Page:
GOD IS GOOD
YOU ARE ———— SPECIAL
-YOU – ARE- SPECIAL-
GOD IS GOOD
YOU ARE BLESSED
For years, this little poem, made up of vinyl letter stickers and labelmaker tape affixed to paper on a plastic door display, has greeted visitors to Kim’s Corner Food in Rogers Park. While weathered and sun-bleached, this litany on religion, affirmation, nonsense language, and snack cakes—in short, the whole order—has prevailed as a kind of prelude to the ecstatic collaged world that Thomas Kong built inside of Kim’s. As many visitors quickly discovered, the “Food” aspect of Kim’s seemed a secondary thought.
Sure, one could buy cigarettes, soda or packaged foods, but Kong’s collages—recycled cutouts from product signage and boxes—cover almost every inch of the counter and wall space of the store. I’ve often wondered what visiting corporate reps or delivery drivers must have thought about what Kong did with Kim’s. How flummoxed these visitors must have felt upon seeing corporate-mandated signage hacked to bits and reassembled into austere collages.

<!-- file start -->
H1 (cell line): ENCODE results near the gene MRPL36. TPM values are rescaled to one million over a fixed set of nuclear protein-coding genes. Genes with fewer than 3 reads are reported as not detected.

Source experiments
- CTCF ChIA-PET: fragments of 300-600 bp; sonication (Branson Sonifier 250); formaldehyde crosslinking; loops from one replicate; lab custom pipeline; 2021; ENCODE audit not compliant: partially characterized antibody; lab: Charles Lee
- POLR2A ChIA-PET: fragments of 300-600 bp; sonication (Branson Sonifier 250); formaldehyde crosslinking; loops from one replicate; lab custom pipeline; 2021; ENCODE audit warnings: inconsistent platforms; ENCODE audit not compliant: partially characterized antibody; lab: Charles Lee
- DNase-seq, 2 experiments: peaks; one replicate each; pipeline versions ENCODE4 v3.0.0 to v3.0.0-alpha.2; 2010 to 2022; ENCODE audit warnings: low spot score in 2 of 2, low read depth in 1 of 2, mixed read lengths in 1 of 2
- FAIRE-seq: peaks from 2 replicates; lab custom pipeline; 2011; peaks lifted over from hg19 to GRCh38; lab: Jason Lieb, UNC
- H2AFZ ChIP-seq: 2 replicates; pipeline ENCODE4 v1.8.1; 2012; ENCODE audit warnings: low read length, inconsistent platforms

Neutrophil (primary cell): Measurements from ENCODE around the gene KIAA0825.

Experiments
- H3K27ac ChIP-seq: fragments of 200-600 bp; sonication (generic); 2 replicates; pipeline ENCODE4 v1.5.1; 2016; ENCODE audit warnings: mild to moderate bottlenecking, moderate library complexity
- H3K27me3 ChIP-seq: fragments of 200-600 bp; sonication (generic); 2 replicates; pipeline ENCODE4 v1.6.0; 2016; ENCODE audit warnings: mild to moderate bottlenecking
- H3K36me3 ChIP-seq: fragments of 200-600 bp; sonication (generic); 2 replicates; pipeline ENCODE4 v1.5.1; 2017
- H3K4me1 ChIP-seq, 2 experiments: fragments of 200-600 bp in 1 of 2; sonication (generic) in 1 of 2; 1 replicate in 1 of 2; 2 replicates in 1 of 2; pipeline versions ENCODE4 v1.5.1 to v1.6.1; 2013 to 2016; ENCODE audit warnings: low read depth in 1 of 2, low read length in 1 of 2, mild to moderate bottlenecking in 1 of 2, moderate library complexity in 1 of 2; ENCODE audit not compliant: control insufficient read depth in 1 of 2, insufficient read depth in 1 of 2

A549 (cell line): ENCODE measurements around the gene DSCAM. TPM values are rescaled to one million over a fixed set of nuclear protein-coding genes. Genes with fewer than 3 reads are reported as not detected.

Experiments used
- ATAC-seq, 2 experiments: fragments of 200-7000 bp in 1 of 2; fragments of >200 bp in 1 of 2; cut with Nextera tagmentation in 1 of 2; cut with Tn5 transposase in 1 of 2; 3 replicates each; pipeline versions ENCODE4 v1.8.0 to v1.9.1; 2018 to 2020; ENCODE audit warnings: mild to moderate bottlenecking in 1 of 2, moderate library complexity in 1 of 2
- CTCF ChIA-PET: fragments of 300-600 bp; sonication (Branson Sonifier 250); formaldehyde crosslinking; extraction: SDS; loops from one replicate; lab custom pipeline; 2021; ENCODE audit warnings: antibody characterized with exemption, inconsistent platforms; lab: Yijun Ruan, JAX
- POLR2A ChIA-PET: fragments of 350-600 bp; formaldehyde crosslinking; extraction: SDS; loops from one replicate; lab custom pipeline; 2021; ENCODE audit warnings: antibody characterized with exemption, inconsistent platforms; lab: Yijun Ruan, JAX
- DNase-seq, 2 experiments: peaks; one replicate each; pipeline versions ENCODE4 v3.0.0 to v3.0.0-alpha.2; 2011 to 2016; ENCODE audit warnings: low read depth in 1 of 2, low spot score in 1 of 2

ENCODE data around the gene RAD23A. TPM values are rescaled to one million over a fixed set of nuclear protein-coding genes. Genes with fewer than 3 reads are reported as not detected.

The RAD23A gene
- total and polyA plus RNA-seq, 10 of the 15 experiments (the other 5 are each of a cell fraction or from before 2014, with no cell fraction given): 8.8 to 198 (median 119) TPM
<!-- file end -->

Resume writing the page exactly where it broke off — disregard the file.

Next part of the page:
Kong’s works number well into the thousands, and he turned Kim’s into a gallery, museum, archive and, up to just a little over a week ago, one of the greatest ongoing artworks in Chicago. Kong’s endless and restless production made from repurposing the glyphs from the equally endless and restless production of the marketplace, ended with his passing last week. “A part of me is incredulous that he won’t be making collages at Kim’s Corner Food every day until the end of time,” Kong’s longtime collaborator Dan Miller wrote in a tribute Instagram post. Miller’s sentiment is the one that seems the most unbelievable: Kong seemed to have ameliorated the alienation of being constantly on capitalist time for survival. He would not have ever expressed such a statement himself (at least not out loud), but there was something old-school in Kong’s move, a kind of Situationist or Michel de Certeau-inspired tactical re-maneuvering of the impositions of a life bound up in retail. Consumption “does not manifest itself through its own products,” de Certeau wrote, “but rather through its ways of using the products.” We could use all these things that hold us in their obeisance in ways they weren’t meant to be used, minute coups into the drudgery of everyday life that might feel like it belongs to anyone but us. Kong was never so proscriptive. In an interview a few years ago with Jisu Lee, Kong said his collages were “to give happiness to people for the rest of my life.” Any politics in Kong’s works could only ever be at the level of the inferred. God is good, but also fudge brownies. Regardless, Kong’s model at Kim’s presents an intervention that shows us a way that art can transform circumstances favorably, an invaluable model.